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‘Creatio Ex Nihilo’: A Context for the Emergence of the Christian Doctrine of Creation

Published online by Cambridge University Press:  30 January 2009

Frances Young
University of BirminghamDepartment of Theology POB 363 Birmngham B15 2TT


Confrontation with our culture has recently been put on the agenda by Lesslie Newbigin, in Beyond 1984 and Foolishness to the Greeks. Broadly speaking his position theology has sold out to Western culture, and the opposing perceptions of the Gospel need to be reclaimed and affirmed against prevailing assumptions.

Research Article
Copyright © Scottish Journal of Theology Ltd 1991

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1 WCC publications, 1983 and 1986.

2 Quoted by Dillon, John, The Middle Plalonists, Duckworth 1977, p. 207Google Scholar

3 E.g. Wiles, M. F., ‘In Defense of Arius’.JTSNS XIII, 1962, 339347CrossRefGoogle Scholar; The Nature of the Early Debate about Christ's Human Soul’. JEW XVI no. 2, 1965, 139151Google Scholar; and The Unassumed is the Unhealed’, Religious Studies 4, 1968, 4756CrossRefGoogle Scholar; all republished in Working Papers in Doctrine, SCM 1976. R. Gregg and E. Groh, Earty Arianism, SCM 1981; et mult, al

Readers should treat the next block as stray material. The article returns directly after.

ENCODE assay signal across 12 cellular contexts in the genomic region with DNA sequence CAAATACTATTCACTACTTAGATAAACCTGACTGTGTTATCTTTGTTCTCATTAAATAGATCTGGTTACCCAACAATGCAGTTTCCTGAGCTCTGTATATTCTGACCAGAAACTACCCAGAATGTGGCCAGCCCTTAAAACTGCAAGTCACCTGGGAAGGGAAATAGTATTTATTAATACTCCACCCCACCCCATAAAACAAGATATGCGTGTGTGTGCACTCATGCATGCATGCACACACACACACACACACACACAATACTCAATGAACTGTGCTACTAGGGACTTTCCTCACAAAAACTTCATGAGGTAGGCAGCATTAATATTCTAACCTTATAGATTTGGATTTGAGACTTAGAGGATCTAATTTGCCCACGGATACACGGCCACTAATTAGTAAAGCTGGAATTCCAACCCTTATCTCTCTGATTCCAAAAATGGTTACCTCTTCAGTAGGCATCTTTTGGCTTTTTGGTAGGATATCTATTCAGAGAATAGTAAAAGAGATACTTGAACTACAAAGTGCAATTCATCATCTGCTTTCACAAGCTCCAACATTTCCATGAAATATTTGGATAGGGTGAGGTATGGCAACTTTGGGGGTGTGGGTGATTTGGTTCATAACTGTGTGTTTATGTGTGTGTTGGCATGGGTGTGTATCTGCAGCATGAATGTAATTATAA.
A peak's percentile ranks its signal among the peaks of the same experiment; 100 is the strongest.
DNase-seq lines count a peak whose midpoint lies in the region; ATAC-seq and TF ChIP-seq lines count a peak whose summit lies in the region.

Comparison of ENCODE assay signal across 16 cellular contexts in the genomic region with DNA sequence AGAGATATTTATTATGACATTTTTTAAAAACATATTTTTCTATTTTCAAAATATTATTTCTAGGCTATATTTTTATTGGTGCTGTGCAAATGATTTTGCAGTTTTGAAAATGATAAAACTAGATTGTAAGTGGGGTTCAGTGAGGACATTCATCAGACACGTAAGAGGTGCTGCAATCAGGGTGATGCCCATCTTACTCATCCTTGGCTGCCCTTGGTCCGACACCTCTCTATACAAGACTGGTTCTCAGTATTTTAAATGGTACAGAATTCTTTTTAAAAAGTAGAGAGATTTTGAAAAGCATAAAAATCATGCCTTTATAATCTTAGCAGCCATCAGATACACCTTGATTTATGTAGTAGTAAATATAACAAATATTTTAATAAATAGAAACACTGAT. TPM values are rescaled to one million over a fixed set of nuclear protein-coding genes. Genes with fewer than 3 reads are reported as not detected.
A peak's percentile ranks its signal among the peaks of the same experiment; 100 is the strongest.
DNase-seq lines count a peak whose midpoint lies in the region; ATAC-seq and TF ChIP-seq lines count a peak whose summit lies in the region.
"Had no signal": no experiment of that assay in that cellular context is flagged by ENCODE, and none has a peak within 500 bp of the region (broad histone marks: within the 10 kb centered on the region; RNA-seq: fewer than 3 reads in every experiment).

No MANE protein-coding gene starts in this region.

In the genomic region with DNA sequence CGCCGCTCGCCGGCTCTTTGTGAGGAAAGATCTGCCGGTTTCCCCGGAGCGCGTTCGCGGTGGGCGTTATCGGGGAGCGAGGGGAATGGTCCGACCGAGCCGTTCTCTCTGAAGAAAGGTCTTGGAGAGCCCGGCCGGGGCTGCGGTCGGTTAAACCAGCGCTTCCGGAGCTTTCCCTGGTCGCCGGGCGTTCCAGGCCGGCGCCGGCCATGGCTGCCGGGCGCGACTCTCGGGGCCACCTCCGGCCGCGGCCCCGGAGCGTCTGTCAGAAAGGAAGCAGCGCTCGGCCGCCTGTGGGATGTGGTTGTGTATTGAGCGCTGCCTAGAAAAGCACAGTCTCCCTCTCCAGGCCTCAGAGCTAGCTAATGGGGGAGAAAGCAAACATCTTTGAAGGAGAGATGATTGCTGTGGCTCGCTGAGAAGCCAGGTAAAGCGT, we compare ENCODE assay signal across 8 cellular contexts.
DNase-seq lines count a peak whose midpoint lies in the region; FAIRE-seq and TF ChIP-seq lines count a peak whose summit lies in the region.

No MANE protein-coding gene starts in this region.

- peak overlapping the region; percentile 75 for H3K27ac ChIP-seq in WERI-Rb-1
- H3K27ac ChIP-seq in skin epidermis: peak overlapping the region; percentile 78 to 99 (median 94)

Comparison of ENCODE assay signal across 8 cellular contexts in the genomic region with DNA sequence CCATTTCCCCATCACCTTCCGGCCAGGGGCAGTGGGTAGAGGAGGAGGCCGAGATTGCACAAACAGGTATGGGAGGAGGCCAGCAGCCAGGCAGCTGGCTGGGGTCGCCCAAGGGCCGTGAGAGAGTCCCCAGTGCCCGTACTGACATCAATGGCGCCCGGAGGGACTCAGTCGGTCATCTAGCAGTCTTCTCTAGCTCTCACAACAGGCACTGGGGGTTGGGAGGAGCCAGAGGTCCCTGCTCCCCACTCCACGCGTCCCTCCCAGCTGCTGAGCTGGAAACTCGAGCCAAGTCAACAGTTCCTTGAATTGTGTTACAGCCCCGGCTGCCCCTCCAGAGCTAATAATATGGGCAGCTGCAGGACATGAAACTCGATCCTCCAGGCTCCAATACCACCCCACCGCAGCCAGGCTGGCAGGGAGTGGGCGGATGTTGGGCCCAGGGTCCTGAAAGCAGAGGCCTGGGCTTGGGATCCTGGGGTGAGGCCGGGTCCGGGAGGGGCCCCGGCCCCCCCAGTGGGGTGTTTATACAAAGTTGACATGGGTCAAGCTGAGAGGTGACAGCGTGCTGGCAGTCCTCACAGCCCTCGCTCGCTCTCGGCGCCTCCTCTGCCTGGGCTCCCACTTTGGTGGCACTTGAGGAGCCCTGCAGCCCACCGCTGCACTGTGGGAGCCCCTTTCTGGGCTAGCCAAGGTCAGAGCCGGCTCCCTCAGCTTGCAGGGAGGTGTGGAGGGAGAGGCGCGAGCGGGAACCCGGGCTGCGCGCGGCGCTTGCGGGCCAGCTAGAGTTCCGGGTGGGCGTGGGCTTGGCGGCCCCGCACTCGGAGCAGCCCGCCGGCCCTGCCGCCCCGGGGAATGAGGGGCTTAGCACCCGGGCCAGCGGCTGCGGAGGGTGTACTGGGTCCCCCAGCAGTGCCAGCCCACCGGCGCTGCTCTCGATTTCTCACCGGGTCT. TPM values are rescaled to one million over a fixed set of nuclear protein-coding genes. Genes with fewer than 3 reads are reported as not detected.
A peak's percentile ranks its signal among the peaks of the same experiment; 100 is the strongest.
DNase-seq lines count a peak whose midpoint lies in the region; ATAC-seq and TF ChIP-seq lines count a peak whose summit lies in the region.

4 Pagans and Christians, Viking 1986 (Penguin 1988).

5 Jaki, Stanley L., Creator and Cosmos, Scottish Academic Press, 1980Google Scholar, and Torrance, T. F., Divine and Contingent Order, OUP 1981.CrossRefGoogle Scholar

6 Loc. cit. and The Trinitarian Faith, T. & T. Clark 1988.

7 See Gerhard May, Schöpfungaus aus Nichts, De Gruyter 1978; following Weiss, H.-F., Untersuchungen zur Kosmolagie des hellenistischen and pleastinischen Judentums, 1966.Google Scholar

8 Sorabji, Pace Richard, Time, Creation and the Continuum, Duckworth 1983.Google Scholar

9 See May, Op. cit. p. 23. This ‘apparent natural logic’ leads Walter Eichrodt to attribute an absolute beginning to the Priestly authors of Genesis 1: ‘In the Beginning: a Contribution to the Interpretation of the First Word of the Bible’, first published in Israel's Prophetic Heritage: Essays in honor of James Muilenburg, ed. Anderson, Bernhard W. and Harrelson, Walter; New York 1962Google Scholar; republished in Creation in the Old Testament, Bernhard W. Anderson, Issues in Religion and Theology 6, SPCK 1984. However, the article is addressing the fact that Jewish commentators of the Middle Ages, notably Rashi, have understood the text as meaning, ‘In the beginning, when God…’ so as to harmonise the first verse with the chaotic primitive state ofthe earth in v. 2.

10 The Beginning: a study in the Greek philosophical approach to the concept of Creadon from Anaximander to St John, Manchester University Press 1968.Google Scholar

11 Jaki, Op. cit. p. 75 also finds this explanation unacceptable.

12 Op. cit., p. 6 tf.

13 Op. cit., p. 167.

14 Nothing’, Theology Today vol xxxix (1982), pp. 275289.Google Scholar

15 Quoted from the translation in Foerster, Werner, Cnosis A Selection of Gnostic Texts, ET ed. Wilson, R. McL, Oxford 1972, vol. 1 Patristic Evidence, p. 64.Google Scholar

16 See further my paper ‘The God of the Greeks and the Nature of Religious Language’ in W. R. Schoedel and Robert Wilken, Earty Christian Literature and the Greek Intellectual Tradition. Festschrift for R. M. Grant, Theologie Historique no. 53, Paris 1979.